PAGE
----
THE DARK SIDE OF HONG KONG NIGHT LIFE 1

MR GEORGE MILLET

Below is an excellent message from Mr. Gerard Millet, a successful banker and business person from France, who has been living and working in Hong Kong for over 30 years. He was the former President of French Chamber of Commerce. His observations are constructive and informative.

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Among the confusion which reigns in Hong Kong, it is time to take an objective view and to remind disoriented people some truths about democracy and the particular situation of Hong Kong.

1) Hong Kong is (or was until two weeks ago) the most vibrant, free, tolerant, multiracial, multicultural community in Asia. With an independent judiciary, the rule of law, a free press, freedom of expression and of religion, it is an example that many could do well to emulate. In fact Hong Kong enjoys the advantages of a democratic society, even if its political system is not fully mature. How could it be? Hong Kong started on that road 15 years ago, The Greeks first experimented with the democratic idea 2500 years ago and the”young” American democracy is over 260 years old.

2 )Democracy is a form of government in which all eligible citizens are meant to participate equally either directly (such as through a referendum) or more often indirectly through elected representatives in the proposal, development or establishment of the laws by which they are governed.

There are many forms of democratic government suited to the particular circumstances in which a particular society found itself in, but from most ancient times, legal equality, freedom and the rule of law have been identified as important characteristics of a democratic system. These three characteristics are present in Hong Kong.

The electoral system is only a way to structure the participation of the citizens to the political process. To say that without a direct election of the head of state or of government, there can be no democracy is simply untrue.

Most of the European countries which have no lesson in democracy to receive from anybody do not have a directly elected head of state or government. In fact very few democratic countries have a directly elected head of state or government.

Democracy is about checks and balances between the executive and legislative branches of government and not about the direct or not direct election of the head of the executive branch. It is about the patient research of compromise.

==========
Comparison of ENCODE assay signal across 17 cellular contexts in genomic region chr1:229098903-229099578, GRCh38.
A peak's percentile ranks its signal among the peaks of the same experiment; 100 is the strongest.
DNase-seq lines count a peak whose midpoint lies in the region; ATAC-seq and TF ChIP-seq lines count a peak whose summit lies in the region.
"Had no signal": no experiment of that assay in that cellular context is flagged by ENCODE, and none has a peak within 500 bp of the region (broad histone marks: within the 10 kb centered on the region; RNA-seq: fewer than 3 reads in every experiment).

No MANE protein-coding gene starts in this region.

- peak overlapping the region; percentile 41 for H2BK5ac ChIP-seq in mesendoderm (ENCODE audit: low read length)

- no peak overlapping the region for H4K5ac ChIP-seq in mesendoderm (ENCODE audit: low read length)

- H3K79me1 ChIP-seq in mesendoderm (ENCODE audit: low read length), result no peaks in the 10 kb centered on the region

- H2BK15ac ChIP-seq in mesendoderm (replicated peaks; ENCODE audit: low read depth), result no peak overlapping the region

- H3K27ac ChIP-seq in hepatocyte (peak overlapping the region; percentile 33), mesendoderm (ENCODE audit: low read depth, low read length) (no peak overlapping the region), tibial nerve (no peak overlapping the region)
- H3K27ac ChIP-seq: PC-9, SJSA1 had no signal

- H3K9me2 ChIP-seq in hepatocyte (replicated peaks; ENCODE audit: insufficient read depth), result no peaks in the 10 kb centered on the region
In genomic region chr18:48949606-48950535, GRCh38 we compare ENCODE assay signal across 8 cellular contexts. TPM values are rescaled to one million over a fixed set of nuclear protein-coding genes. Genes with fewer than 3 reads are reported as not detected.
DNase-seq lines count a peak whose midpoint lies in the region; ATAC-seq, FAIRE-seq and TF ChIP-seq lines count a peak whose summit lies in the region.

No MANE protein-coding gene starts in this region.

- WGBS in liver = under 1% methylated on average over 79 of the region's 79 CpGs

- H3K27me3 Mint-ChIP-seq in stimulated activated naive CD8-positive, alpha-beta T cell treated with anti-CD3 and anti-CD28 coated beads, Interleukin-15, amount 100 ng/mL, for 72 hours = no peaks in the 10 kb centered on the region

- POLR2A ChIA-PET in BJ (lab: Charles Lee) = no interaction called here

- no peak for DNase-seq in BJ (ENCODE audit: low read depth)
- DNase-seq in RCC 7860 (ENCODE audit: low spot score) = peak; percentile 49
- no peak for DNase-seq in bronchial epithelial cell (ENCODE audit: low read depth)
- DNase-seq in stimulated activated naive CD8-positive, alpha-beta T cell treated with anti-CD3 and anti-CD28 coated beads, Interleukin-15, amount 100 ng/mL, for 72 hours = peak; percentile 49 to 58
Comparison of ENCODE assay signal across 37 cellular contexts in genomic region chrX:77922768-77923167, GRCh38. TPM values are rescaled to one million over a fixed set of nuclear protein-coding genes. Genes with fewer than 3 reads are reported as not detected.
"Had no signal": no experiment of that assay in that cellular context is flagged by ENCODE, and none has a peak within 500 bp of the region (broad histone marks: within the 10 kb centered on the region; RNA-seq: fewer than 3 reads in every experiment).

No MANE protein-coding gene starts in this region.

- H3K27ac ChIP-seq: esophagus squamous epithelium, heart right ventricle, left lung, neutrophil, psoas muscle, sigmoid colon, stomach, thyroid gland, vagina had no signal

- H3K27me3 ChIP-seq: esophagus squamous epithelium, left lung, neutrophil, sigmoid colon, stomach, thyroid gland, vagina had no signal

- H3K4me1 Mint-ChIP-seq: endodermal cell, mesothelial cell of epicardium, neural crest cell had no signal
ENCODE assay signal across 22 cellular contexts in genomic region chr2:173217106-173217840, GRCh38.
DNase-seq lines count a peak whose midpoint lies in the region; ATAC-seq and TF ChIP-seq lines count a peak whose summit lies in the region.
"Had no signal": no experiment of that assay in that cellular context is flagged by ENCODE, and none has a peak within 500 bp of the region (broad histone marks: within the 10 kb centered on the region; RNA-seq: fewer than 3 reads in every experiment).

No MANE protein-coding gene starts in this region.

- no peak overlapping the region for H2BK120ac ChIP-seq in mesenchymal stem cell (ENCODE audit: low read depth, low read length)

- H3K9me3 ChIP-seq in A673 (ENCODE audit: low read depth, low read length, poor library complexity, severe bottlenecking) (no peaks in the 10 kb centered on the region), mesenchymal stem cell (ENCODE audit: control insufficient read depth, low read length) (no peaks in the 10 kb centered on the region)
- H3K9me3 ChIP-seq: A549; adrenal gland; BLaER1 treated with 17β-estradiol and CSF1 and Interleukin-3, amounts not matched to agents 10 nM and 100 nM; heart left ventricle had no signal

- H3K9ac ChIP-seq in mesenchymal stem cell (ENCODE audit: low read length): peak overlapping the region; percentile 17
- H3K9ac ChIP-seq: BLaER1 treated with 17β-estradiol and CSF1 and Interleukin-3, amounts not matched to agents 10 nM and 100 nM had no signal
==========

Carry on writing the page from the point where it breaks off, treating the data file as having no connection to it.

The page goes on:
This is where the Hong Kong students have been badly let down by their leaders into believing that there can be no real democracy without an unrestricted direct election of the Chief Executive.

3 )Hong Kong is not an independent country. It is a Special Administrative Region of the People’s Republic of China. It has a mini-constitution (the Basic Law) and many attributes of a democratic system with an independent judiciary and well separated legislative and executive branches of government.

The head of government, the Chief Executive has a dual role: he is the head of the Executive, but he also embodies some of the attributes of national sovereignty vested in him by the National People Congress of the People’s Republic of China.

To say that China has no right to have a say about the process of selection of the Chief Executive is to deny the right of China to exercise its sovereignty over Hong Kong.

This is plainly absurd and, naturally unacceptable for China.

If Hong Kong democratic freedoms had been at risk two weeks ago, we would have known it.

The Occupy Central movement is not peaceful. It aims at bringing Hong Kong to a standstill.

What would be the reaction of the US or British governments if New York or London had been totally paralyzed for more than a week?

As a student in France during the riots of 1968 and in Philadelphia during the Vietnam War protests in 1973/74,I know what the reaction would be.

The behaviour of the authorities in both Hong Kong and Beijing have been so far restrained. It should continue to be so.

4 )The discussion about the electoral reform must be conducted calmly in a proper setting and certainly not in the streets. This process will take time, patience and statesmanship.

The protesting students have made their views known the world over. Now come the real test.

Are they mature enough to call off peacefully their protest? How can they continue to deny the working class of Hong Kong their constitutional rights to freedom of movement and access to their work necessary to support their families?

A French union leader of old once said :”it is easy to start a strike, it is very difficult to be wise enough to know when to stop it”.

Let’s see if the students leaders meet the test.
If they do not, the vast majority of the people of Hong Kong will equate democracy and anarchy.

We should not let that happen and we should all participate in the rebuilding of the faith in the future of Hong Kong, an integral part of the People’s Republic of China.